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When You Were Young aims to reclaim the music of our misremembered youths from the scratched mix-CDs underneath our car seats. Each edition will cover music the writer loved as a teenager before moving on to “cooler” music, whatever that means. This edition covers Phish and their live set Hampton Comes Alive.
I have no recollection of what it was that pushed me into even a casual fandom of Phish. I can’t think of any specific CD I might’ve stumbled across and dug out of a Repo Records used bin, or which middle school friend “turned me on” to the band, or whatever Rolling Stone or Spin review it was that might’ve piqued my interest. All I do know is that before long I had graduated from studio albums to bootlegs, and it happened fast.
At that time, there was a whole network of online message boards to facilitate tape trading. This was in the pre-Napster era when even CD burners were hard to come by, so if you wanted to listen to specific Phish shows, you had to send blank cassette tapes to strangers with the expectation that they would make you a copy of a show from their collection. It seems wildly antiquated now, but this was for real a thing people used to do. To keep everything straight, I had a book of every known Phish setlist, the Pharmers Almanac (you develop a numbness to truly awful puns when you’re in the Phish trenches). I wrote in the margins, ticked off the shows I had acquired and, more importantly, highlighted the shows I wanted (The Bomb Factory! The OJ Show! NYE 95!). I was obsessive in cataloging and organizing my fast growing collection of scribbled-on Maxell XL-II 90s. I can’t think of a single thing that I have ever invested myself in more than I was invested in Phish during those years.
Then came Hampton Comes Alive (dig that Frampton pun!). Collecting two complete nights of shows at Hampton, VA’s Hampton Coliseum, the six disc set(!) was the first uncut live experience that the band put out. It’s true that they had released a couple of live albums before this, but those were just collections of highlights ripped from the larger context of the full show which, every true blue Phish nerd knew, was where it was at. Here were two complete shows, all in one place, presented in some crazy-ass magnetic packaging. It sure beat the hell out of the two dozen or so fourth and fifth generation cassette dubs of audience recordings I had acquired up to that point. The fact that these were the shows that happened immediately after my first show experience had some tangentially associative value, for sure, but the coolest thing about it was just that it existed in the first place.
Looking back, the two shows collected here are weird. Even by Phish standards, this is a strange accumulation of tunes spread across four sets. I mean just glancing at the setlists some inexplicably out-there covers jump right out at you (“Sabotage”? “Gettin' Jiggy Wit' It?!” “Tubthumping?!?”) and, other than the spacy second set of the second night, there’s not nearly as much actual jamming as fans would have been looking for from a late 1998 show, but all that would be relatively boring to break down here. As the first full show they put out there for mass consumption, I can think of at least a few other relatively sublime examples I had on tape from that same year that weren’t nearly as manic in their energy and pacing, but at that point us tape-trading beggars were in no position to be choosy.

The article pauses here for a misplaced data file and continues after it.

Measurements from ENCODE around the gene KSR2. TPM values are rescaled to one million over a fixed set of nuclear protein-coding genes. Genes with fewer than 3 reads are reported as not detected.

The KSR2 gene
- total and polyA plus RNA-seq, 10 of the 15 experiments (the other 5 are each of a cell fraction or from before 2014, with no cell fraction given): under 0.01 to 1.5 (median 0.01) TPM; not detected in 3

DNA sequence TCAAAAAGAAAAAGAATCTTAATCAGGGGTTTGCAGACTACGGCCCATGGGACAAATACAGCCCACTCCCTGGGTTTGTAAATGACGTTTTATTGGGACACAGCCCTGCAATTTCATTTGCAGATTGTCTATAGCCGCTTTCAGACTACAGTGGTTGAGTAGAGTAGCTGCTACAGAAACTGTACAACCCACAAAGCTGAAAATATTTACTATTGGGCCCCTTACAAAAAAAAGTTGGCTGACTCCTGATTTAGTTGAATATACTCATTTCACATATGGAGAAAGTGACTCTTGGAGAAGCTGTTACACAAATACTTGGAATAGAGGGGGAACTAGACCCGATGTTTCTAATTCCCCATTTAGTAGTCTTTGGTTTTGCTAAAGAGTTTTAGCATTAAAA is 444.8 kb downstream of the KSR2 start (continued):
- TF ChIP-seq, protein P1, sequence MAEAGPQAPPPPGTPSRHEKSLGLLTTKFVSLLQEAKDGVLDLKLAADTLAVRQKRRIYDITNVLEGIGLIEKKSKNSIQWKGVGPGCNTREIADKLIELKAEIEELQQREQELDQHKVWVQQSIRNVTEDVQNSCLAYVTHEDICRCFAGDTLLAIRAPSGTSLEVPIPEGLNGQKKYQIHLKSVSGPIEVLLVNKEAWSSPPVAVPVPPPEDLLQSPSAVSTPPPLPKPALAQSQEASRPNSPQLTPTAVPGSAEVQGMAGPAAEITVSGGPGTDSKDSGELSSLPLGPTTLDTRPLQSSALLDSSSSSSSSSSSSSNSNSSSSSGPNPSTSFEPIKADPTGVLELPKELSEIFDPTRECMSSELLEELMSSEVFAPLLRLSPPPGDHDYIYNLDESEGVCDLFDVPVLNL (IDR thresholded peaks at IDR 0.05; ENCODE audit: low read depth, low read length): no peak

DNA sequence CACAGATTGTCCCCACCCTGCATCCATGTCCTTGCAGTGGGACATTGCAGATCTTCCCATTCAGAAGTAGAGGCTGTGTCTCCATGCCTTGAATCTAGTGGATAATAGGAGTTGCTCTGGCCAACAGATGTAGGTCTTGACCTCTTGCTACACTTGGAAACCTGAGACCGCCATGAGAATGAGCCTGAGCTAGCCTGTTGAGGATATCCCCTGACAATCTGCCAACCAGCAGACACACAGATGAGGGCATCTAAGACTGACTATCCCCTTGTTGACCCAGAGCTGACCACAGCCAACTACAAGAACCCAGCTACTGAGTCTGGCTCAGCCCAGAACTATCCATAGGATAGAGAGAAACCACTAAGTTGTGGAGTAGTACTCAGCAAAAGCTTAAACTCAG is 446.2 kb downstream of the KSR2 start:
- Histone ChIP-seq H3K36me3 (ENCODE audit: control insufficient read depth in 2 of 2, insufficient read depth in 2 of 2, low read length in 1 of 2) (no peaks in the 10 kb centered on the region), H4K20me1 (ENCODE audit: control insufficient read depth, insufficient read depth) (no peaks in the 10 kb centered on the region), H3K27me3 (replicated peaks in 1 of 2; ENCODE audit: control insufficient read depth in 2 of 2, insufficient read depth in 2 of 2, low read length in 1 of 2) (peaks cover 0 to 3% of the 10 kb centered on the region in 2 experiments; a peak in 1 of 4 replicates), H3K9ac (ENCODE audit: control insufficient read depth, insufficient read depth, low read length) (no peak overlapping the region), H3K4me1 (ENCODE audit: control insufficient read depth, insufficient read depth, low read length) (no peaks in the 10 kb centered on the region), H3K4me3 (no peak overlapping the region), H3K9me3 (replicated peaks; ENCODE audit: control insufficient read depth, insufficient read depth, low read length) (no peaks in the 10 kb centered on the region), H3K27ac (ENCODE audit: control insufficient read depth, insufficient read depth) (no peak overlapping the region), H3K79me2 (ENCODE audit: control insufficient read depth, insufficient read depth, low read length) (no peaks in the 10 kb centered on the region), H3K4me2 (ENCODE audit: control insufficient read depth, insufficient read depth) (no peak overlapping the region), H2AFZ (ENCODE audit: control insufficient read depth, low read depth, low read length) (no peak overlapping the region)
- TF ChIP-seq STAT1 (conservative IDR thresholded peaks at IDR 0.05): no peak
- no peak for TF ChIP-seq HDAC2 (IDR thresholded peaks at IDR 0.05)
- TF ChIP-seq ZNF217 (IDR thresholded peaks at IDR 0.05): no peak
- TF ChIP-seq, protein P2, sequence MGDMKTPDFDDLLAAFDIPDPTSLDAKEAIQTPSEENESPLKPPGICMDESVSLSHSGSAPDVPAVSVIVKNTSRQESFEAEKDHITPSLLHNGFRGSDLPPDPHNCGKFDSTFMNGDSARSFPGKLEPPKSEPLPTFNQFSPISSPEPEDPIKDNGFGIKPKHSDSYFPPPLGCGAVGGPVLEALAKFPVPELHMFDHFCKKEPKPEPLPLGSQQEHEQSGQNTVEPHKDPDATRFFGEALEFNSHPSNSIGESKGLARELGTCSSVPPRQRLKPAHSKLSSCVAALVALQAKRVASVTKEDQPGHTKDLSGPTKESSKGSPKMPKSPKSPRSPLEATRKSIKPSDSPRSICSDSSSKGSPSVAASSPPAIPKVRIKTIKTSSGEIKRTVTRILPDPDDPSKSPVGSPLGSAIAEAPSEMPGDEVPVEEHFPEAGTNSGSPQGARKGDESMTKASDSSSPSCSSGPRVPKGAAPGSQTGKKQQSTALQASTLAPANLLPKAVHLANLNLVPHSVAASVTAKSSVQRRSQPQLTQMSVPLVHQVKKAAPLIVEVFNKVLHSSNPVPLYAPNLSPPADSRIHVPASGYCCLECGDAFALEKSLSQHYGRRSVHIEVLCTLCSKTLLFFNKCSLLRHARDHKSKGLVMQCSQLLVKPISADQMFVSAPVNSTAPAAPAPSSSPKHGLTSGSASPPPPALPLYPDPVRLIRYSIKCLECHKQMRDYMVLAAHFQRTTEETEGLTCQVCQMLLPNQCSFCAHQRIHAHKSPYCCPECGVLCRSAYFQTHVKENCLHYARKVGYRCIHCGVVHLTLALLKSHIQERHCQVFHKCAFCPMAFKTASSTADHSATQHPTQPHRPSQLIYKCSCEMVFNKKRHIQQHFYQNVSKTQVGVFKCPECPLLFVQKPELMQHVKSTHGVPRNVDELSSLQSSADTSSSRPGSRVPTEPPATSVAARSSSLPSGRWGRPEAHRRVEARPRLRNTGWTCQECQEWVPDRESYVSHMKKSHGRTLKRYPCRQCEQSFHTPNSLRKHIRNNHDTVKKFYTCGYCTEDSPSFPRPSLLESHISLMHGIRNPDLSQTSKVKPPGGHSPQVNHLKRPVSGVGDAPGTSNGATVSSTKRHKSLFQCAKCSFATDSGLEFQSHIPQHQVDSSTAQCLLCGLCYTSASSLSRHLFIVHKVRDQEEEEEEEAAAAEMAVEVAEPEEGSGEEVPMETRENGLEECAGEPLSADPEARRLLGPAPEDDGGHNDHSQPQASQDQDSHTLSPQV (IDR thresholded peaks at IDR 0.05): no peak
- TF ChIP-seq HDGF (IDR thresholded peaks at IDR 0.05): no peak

All those minor quibbles aside, Hampton Comes Alive soundtracked and influenced so many of my most awkward teenage moments. One of the earliest times I ever made out with a girl happened while “Harry Hood” spun itself out of my Honda Accord’s crappy speakers while we idled in front of her house. I had just driven us back from a poetry workshop at a Barnes & Noble and I made a point to say something about how funny it was that they teased the Leave It To Beaver theme in the middle of “Big Black Furry Creature from Mars,” to which she rolled her eyes, immediately regretting the whole experience. It was because of this here collection of tunes that I ended up singing Stevie Wonder’s “Boogie On Reggae Woman” at my high school chorus class karaoke party, which was absolutely a thing that happened. That’s right: high school age me, having hardly kissed more than maybe two girls, goin all in on lyrics like “I'd like to see you in the raw / Under the stars above” and “I'd like to make love to you / So you can make me scream,” all because I heard that jam on this here Phish boxset. I can knock it now, but at the time the band, and specifically Hampton Comes Alive, was my everything for a year or so.
It wasn’t long until Phish started rolling out dozens of professionally mastered archival releases on CD, the first round of which I dutifully purchased and cataloged in my dog-eared big book of shows. Eventually I passed my tape collection down to a friend (you could say I paid it... PHORWARD?), and by the summer after my freshman year of college I had moved on to punk and indie rock. I still dig back into Phish when I’m lookin for some musical comfort food, in the same way that no one ever really loses that soft spot for the music of their youth, but what I really miss was that obsessive commitment I had made to wade through show after show, always finding new stones to overturn. I probably didn’t see it as such at the time, hell maybe no one did, but Hampton Comes Alive (and the eventual rise of Napster, etc) was the beginning of the end of the uniquely nerdy and unexpectedly magical tape-trading circuit that had helped mold me into the music fan I am today.
Chris Lay is a freelance writer, archivist, and record store clerk living in Madison, WI. The very first CD he bought for himself was the Dumb & Dumber soundtrack when he was twelve and things only got better from there.